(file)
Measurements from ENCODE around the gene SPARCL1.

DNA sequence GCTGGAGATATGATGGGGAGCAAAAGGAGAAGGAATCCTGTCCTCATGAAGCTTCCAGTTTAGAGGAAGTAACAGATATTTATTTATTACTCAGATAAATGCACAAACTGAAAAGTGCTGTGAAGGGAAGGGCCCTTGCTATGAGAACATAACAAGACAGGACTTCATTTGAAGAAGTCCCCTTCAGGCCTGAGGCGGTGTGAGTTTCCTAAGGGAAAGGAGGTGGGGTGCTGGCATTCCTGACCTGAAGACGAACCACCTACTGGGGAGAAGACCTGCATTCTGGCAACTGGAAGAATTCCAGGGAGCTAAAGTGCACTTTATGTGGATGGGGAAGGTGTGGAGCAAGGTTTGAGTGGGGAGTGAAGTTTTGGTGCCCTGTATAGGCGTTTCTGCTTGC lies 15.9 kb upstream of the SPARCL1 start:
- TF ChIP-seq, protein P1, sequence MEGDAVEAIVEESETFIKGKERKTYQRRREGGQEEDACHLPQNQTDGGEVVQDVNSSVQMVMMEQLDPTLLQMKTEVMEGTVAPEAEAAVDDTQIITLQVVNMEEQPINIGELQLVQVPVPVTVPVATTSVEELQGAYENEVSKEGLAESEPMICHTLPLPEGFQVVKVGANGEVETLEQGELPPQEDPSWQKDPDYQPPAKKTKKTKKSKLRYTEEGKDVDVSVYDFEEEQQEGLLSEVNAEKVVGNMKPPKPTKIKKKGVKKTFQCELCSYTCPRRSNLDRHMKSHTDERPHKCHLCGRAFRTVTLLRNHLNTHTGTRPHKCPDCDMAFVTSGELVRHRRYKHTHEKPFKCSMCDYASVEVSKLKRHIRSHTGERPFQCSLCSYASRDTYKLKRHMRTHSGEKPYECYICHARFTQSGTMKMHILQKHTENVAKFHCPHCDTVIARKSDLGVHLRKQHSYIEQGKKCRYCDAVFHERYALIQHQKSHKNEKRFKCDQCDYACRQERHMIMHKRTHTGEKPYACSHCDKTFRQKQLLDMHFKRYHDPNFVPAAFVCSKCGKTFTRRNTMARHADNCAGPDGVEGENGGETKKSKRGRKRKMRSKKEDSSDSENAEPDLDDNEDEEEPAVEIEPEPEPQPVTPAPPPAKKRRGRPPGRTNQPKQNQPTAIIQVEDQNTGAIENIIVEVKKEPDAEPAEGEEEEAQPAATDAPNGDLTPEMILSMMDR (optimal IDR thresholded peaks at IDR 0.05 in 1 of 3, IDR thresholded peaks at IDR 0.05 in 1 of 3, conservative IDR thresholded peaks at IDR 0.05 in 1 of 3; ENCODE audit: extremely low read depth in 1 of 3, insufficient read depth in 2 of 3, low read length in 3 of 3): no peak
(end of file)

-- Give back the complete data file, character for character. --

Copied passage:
Measurements from ENCODE around the gene SPARCL1.

DNA sequence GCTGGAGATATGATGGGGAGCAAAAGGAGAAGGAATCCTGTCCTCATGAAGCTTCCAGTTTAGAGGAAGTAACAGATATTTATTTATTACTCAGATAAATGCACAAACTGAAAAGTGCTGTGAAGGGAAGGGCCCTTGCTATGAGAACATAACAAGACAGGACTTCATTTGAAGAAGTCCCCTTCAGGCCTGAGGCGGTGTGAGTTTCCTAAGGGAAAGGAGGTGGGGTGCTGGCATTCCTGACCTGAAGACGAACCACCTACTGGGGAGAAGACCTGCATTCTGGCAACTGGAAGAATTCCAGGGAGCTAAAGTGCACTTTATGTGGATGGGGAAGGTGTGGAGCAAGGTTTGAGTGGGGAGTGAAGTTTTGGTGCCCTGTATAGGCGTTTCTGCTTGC lies 15.9 kb upstream of the SPARCL1 start:
- TF ChIP-seq, protein P1, sequence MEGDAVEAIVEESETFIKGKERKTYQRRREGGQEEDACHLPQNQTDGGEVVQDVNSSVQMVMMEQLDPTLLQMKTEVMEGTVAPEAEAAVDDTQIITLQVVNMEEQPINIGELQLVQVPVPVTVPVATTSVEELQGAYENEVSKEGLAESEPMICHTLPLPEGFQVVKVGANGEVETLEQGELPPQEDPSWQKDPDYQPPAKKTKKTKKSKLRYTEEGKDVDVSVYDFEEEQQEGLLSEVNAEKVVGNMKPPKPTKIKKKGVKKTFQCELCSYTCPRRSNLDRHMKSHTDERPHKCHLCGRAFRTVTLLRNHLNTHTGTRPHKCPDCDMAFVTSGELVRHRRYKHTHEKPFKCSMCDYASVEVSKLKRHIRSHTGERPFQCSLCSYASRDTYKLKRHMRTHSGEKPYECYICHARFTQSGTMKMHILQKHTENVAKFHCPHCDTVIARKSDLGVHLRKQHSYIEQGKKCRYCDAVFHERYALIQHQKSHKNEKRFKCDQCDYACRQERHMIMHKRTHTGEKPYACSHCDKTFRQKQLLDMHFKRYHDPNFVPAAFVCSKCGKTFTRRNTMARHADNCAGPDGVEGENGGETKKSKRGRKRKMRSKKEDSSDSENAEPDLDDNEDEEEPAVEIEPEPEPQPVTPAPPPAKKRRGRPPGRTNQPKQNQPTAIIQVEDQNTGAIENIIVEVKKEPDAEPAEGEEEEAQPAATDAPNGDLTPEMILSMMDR (optimal IDR thresholded peaks at IDR 0.05 in 1 of 3, IDR thresholded peaks at IDR 0.05 in 1 of 3, conservative IDR thresholded peaks at IDR 0.05 in 1 of 3; ENCODE audit: extremely low read depth in 1 of 3, insufficient read depth in 2 of 3, low read length in 3 of 3): no peak